Midland University bid farewell to its graduating class on Saturday, sending the cohort of hundreds of students off with inspiring messages of how to thrive in a rapidly changing world.
At Midland University’s Commencement Ceremony, hundreds of undergraduate students from Midland’s six schools received their degrees, alongside 19 masters students across three disciplines.
But according to Midland University President Jody Horner, the class of 2019 is setting out in the world with more than the knowledge that they learned in their classes — they’re also taking skills to become “continuous learners,” able to adapt to the changing needs of the 21st-century workforce.
She cited a quote from American philosopher Eric Hoffer: “In times of change, the learners shall inherit the earth while the knowers, previously successful, will find themselves perfectly equipped to deal with a world that no longer exists.”
By learning skills like collaboration, problem-solving and leadership, Horner argued, the graduates were prepared to tackling their futures, regardless of how their industries evolve.
“Today is the beginning of the rest of your life. But today also marks the beginning of how you will take forward with you the skills that you have learned here at Midland,” Horner said.
Among the students graduating on Saturday was Taylor Schafer, who spoke at the commencement ceremony representing the seven graduate students making up the inaugural class of graduates from Midland’s new athletic training master’s program.
She urged her fellow students to follow their passions.
“We do not do what we do simply for ourselves, we do what we do simply for what we can do for others, and in the end, that’s what matters,” she said.
Representing the undergraduate class during the commencement ceremony was Weston Shepard, who was graduating from the Dunklau School of Business with a degree in business administration. He’ll be pursuing a career as a certified public accountant at Seim Johnson, a firm in Omaha. He’s also getting married next weekend.
For his commencement speech, Shepard spoke about his shift from playing on the Midland basketball team to becoming an assistant coach.
“Even though my role as a player had come to an end, my purpose did not change. My purpose as a player was to glorify God with my talents and ability and to serve and love others. My purpose as a coach was still to glorify God with my talents and my ability and to serve and love others,” Shepard said. “So whether you believe in God or not, the point is to find the source of your purpose and let that guide your thoughts and actions. The cool thing is that now as a future accountant, a future spouse and a future parent God willing, my purpose still has not changed.”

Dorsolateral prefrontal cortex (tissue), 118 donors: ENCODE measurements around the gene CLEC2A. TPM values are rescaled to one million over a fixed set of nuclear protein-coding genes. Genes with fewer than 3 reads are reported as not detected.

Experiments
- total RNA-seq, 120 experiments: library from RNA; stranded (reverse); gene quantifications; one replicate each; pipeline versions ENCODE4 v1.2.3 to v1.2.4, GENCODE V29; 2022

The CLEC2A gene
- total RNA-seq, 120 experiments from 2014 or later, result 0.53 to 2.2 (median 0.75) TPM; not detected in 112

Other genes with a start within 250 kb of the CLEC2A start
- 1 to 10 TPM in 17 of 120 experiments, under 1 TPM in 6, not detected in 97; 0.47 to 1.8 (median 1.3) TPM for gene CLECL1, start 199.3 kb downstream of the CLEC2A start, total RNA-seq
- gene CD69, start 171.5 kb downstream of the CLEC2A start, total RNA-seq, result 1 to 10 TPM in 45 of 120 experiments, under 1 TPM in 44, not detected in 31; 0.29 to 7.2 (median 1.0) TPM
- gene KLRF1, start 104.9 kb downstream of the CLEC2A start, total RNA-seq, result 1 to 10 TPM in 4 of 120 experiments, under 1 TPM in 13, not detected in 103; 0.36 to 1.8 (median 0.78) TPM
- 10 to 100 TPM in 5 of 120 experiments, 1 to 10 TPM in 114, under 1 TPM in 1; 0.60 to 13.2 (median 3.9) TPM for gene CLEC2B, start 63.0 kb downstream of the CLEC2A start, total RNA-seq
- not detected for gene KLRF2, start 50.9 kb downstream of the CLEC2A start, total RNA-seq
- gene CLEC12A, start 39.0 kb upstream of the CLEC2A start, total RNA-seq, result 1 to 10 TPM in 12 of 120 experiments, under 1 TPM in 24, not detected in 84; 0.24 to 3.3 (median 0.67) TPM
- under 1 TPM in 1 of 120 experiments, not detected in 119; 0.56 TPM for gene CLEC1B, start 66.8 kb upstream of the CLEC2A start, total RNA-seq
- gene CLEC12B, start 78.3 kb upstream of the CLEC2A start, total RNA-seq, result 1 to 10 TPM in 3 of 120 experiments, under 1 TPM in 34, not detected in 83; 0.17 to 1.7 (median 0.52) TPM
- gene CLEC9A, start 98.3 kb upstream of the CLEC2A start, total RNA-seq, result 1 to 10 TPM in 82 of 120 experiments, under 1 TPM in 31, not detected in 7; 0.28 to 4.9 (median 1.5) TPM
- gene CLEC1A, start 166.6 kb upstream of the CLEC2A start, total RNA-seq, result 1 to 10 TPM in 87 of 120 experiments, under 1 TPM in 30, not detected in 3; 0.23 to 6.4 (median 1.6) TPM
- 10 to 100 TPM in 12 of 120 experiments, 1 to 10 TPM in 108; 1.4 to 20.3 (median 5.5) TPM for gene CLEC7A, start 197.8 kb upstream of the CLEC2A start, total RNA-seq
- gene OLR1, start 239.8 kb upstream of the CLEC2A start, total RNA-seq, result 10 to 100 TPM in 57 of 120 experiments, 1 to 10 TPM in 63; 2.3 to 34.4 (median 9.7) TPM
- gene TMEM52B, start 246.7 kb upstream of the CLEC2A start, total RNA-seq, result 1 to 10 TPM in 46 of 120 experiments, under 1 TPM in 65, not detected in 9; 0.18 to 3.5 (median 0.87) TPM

Shepard also told his fellow students that it was time “to go into the world inspired by our coaches, professors and awesome new friends and be leaders.”
He told the story of Colton Humphrey, a 12-year-old who’d been drafted as part of the Midland basketball team, and one of Shepard’s personal inspirations.
Humphrey had suffered a stroke at birth and doctors believed he would live only 18 months and never be able to walk. But Humphrey has lived, surviving 50 surgeries in 12 years.
“Just over a week ago, I watched my teammate Colton walk into a team dinner all on his own,” Shepard said. “Earlier this year, students were asked, what does it mean to be a Warrior, and what is the Warrior spirit? I think Colton embodies this Warrior spirit. He has a fire in him to never ever give up.”
Shepard was also awarded Midland’s John R. Prauner Senior Award, given to a senior who “exemplifies scholarship and citizenship.”
This year’s official commencement speaker was John Clifton, the Global Managing Partner at Gallup, which is known for its big data analytics. Gallup assesses the needs of 7 billion citizens across the world by polling them on metrics such as happiness, financial inclusion and more. The Gallup World Poll, as its called, is a 100-year initiative spanning 150 countries.
Clifton urged the Class of 2019 to focus on identifying their strengths and cultivating them, rather than trying to correct their weaknesses.
He explained that in its polling, Gallup asks the question, “Do you have the opportunity to do what you do best every day?” Clifton said that 70 percent of respondents answer “no.”
“I think it’s happening for one reason: because people are trying to fix what’s wrong with them and not working on what’s right with them,” Clifton said.
Focusing on your strengths is key to being able to change the world, Clifton added.
“We need to identify our strengths, we need to develop our strengths, we need to use our strengths and we need to master them, because if we do, we change the world,” he said. “But if we work on what’s wrong with us, we’ll miss our opportunity to change the world.”